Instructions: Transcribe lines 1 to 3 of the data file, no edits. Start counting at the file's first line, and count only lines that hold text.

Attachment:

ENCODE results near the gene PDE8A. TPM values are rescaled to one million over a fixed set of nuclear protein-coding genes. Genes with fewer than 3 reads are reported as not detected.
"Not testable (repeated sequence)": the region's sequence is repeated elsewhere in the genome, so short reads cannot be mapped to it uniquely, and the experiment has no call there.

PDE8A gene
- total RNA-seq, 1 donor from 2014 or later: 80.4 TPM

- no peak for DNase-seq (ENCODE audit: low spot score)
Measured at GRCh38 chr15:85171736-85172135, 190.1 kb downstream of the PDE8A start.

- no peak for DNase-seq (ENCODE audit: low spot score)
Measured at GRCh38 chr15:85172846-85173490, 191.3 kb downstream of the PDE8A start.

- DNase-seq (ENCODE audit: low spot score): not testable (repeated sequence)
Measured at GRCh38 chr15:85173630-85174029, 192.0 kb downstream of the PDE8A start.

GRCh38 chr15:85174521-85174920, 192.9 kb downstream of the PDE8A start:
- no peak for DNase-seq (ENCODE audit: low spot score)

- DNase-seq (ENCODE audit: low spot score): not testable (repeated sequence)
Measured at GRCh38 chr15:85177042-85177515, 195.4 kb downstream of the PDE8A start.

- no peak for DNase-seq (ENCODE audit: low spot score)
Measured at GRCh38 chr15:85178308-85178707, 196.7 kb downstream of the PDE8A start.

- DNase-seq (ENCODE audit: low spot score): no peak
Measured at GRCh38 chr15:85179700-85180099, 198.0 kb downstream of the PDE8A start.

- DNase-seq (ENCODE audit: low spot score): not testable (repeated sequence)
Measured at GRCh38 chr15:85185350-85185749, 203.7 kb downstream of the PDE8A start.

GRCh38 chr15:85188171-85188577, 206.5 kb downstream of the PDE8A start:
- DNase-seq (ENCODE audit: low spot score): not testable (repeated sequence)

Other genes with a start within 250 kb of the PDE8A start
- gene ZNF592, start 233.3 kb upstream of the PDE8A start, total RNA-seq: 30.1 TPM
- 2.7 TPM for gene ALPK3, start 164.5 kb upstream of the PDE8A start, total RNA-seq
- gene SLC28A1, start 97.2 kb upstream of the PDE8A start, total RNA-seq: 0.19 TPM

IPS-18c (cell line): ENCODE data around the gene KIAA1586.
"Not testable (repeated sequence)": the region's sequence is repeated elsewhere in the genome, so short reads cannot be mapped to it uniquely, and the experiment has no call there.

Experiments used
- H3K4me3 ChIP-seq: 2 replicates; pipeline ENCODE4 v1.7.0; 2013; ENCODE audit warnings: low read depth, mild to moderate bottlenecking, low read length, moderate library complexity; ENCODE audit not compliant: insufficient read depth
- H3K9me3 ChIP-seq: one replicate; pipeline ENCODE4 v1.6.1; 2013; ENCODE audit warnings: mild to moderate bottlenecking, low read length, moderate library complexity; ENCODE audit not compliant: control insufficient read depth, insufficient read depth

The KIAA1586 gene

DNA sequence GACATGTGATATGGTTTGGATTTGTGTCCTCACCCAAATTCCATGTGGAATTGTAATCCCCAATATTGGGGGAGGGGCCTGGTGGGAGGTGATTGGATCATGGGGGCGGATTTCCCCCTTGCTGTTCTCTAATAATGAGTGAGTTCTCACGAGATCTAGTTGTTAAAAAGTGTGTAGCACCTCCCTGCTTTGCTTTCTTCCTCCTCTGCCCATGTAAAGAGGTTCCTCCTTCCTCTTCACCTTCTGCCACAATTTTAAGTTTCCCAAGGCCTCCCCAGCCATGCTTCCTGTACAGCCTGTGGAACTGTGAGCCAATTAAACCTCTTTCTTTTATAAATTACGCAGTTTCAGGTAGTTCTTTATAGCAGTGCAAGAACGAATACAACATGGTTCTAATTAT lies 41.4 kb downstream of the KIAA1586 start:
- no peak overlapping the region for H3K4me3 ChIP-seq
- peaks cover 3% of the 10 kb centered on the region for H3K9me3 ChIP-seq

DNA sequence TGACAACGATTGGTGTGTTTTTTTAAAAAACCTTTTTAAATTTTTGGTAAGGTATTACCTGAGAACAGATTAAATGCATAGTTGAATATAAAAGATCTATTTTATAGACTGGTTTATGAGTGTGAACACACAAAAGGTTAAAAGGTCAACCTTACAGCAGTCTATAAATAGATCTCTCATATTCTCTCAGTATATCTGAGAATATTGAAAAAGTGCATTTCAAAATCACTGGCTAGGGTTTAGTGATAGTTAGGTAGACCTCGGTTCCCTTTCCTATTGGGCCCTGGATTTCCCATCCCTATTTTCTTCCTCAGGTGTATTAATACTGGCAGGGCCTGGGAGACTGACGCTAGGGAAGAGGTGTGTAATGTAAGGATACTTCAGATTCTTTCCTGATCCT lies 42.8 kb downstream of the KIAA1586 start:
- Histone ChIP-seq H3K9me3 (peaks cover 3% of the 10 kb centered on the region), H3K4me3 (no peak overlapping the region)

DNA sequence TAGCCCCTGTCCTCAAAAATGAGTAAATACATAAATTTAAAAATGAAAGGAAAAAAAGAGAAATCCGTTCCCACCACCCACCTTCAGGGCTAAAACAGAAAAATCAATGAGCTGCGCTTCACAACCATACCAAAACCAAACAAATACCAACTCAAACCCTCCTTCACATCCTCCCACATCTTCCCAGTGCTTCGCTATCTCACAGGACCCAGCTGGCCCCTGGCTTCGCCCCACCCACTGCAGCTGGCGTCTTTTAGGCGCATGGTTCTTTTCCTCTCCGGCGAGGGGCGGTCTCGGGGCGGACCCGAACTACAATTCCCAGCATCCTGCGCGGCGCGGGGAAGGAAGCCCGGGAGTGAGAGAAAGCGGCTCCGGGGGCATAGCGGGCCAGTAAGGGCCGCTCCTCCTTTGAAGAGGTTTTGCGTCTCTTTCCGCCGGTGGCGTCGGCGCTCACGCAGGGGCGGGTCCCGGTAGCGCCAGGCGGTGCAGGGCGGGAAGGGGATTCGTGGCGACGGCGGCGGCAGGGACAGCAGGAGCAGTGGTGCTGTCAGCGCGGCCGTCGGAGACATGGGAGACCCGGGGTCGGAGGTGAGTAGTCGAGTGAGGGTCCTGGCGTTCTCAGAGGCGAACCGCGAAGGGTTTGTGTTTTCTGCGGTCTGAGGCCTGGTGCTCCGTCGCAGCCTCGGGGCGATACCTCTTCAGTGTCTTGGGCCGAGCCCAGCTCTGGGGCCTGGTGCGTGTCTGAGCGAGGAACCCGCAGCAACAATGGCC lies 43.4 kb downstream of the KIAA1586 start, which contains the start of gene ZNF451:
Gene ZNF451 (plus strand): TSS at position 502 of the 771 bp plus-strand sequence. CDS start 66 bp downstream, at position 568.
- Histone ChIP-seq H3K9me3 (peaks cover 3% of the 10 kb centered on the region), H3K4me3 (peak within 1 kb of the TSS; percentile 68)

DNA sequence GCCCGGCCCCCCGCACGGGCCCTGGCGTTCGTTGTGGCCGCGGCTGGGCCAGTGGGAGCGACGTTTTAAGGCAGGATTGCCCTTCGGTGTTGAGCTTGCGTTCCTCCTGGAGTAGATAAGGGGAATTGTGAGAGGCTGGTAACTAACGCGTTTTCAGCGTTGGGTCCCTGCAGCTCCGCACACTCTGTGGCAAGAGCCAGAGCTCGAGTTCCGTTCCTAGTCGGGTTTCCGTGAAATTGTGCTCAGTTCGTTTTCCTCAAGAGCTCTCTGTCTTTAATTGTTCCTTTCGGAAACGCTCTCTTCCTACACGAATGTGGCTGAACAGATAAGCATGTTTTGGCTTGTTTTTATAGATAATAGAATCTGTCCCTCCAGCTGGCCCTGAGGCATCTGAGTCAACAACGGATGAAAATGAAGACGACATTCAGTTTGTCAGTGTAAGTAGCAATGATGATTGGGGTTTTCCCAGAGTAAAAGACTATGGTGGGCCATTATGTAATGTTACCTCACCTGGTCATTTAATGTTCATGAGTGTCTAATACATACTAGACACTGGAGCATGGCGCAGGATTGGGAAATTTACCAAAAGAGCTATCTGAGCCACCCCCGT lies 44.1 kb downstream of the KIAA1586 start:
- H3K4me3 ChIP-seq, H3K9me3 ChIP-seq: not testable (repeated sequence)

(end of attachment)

ENCODE results near the gene PDE8A. TPM values are rescaled to one million over a fixed set of nuclear protein-coding genes. Genes with fewer than 3 reads are reported as not detected.
"Not testable (repeated sequence)": the region's sequence is repeated elsewhere in the genome, so short reads cannot be mapped to it uniquely, and the experiment has no call there.

PDE8A gene